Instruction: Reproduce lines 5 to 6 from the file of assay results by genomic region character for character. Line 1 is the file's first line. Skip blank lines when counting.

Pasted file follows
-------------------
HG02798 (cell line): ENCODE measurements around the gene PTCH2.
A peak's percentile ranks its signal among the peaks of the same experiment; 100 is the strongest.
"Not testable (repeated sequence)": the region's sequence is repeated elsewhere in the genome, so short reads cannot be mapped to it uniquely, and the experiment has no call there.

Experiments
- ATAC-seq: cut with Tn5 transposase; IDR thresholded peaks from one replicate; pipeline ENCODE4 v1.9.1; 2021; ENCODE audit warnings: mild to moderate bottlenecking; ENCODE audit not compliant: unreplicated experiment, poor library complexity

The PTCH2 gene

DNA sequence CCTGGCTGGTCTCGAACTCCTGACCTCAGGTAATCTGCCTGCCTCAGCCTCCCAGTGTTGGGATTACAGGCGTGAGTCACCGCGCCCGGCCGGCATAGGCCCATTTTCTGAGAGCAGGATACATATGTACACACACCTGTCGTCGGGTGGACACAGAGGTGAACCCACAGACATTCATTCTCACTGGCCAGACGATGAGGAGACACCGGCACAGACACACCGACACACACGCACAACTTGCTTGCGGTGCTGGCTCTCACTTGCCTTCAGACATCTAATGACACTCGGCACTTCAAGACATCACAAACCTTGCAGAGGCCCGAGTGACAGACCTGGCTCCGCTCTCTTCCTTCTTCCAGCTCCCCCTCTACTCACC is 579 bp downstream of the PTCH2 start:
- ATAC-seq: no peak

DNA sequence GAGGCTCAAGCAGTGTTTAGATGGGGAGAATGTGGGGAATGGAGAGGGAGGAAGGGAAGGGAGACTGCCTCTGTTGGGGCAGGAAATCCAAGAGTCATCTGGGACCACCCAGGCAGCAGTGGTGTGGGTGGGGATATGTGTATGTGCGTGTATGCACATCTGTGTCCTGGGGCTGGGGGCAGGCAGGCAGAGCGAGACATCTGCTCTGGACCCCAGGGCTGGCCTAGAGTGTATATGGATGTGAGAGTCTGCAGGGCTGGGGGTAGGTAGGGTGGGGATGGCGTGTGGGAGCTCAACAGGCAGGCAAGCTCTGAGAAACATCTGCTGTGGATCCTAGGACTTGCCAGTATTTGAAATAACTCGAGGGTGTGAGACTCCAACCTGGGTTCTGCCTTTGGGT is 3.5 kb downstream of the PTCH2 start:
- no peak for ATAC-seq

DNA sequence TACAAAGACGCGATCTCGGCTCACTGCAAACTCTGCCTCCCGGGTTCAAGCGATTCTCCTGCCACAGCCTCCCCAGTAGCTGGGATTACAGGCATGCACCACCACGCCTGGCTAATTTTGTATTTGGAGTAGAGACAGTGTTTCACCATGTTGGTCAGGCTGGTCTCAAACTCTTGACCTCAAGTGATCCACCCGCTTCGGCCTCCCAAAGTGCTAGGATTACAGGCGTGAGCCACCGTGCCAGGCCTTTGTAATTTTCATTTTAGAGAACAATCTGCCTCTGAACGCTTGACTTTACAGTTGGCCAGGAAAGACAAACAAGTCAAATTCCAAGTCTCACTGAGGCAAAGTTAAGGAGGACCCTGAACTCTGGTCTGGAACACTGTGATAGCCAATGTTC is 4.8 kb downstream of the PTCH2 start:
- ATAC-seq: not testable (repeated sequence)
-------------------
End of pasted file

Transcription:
- ATAC-seq: cut with Tn5 transposase; IDR thresholded peaks from one replicate; pipeline ENCODE4 v1.9.1; 2021; ENCODE audit warnings: mild to moderate bottlenecking; ENCODE audit not compliant: unreplicated experiment, poor library complexity

The PTCH2 gene